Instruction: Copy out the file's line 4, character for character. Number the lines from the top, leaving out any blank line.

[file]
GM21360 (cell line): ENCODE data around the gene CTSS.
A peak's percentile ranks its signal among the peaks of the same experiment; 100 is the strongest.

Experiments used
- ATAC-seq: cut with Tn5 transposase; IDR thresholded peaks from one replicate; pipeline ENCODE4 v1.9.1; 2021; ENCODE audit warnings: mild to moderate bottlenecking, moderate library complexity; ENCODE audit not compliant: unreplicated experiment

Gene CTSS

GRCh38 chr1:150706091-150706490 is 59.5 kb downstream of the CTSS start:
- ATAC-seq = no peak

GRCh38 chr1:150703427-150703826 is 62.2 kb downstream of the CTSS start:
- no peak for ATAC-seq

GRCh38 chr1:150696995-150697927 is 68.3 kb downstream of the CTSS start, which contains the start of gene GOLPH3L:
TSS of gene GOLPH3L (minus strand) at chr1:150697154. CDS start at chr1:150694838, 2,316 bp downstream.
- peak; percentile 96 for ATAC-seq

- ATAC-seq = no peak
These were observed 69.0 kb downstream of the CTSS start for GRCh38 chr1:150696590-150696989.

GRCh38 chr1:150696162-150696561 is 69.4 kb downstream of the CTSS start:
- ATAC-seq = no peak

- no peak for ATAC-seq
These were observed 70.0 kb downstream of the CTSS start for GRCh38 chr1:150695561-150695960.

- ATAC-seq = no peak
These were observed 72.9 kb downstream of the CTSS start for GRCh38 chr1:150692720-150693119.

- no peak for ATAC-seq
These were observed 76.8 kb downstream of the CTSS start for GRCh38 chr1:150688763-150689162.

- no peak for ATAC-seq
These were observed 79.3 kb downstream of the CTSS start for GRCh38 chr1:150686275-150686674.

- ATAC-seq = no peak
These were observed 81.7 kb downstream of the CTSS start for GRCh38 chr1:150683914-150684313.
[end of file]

- ATAC-seq: cut with Tn5 transposase; IDR thresholded peaks from one replicate; pipeline ENCODE4 v1.9.1; 2021; ENCODE audit warnings: mild to moderate bottlenecking, moderate library complexity; ENCODE audit not compliant: unreplicated experiment